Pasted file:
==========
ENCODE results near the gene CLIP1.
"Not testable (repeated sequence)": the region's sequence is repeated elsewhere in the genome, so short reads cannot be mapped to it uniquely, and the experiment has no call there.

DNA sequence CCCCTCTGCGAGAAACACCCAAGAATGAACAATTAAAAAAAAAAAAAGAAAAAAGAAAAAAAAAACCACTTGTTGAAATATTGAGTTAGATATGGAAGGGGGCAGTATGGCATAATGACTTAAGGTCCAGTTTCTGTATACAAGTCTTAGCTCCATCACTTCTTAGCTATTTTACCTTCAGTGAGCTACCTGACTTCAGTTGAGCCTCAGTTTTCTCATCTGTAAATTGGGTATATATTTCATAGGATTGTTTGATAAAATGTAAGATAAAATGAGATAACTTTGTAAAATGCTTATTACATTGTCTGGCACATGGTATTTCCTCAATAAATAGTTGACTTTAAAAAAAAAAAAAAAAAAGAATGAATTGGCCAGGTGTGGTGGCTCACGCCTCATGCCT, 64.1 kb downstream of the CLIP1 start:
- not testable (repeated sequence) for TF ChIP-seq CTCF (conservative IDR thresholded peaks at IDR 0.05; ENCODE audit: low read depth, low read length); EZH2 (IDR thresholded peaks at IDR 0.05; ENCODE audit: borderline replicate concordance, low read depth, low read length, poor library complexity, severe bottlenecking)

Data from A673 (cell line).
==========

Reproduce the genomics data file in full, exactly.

ENCODE results near the gene CLIP1.
"Not testable (repeated sequence)": the region's sequence is repeated elsewhere in the genome, so short reads cannot be mapped to it uniquely, and the experiment has no call there.

DNA sequence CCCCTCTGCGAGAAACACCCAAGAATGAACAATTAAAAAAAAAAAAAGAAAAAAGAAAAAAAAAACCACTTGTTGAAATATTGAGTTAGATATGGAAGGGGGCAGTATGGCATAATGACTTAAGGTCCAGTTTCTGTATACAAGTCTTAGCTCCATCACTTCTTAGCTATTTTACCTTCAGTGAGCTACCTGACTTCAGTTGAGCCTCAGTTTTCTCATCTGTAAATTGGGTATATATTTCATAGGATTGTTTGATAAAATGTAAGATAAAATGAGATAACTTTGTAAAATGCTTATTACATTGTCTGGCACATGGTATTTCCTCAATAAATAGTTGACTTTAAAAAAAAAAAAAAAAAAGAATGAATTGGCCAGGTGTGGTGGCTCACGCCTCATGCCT, 64.1 kb downstream of the CLIP1 start:
- not testable (repeated sequence) for TF ChIP-seq CTCF (conservative IDR thresholded peaks at IDR 0.05; ENCODE audit: low read depth, low read length); EZH2 (IDR thresholded peaks at IDR 0.05; ENCODE audit: borderline replicate concordance, low read depth, low read length, poor library complexity, severe bottlenecking)

Data from A673 (cell line).